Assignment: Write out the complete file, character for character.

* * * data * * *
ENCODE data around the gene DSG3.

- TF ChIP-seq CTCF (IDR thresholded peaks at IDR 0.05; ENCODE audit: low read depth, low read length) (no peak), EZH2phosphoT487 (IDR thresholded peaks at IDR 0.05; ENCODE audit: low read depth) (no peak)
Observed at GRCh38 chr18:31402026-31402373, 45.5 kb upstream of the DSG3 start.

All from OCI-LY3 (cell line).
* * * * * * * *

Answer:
ENCODE data around the gene DSG3.

- TF ChIP-seq CTCF (IDR thresholded peaks at IDR 0.05; ENCODE audit: low read depth, low read length) (no peak), EZH2phosphoT487 (IDR thresholded peaks at IDR 0.05; ENCODE audit: low read depth) (no peak)
Observed at GRCh38 chr18:31402026-31402373, 45.5 kb upstream of the DSG3 start.

All from OCI-LY3 (cell line).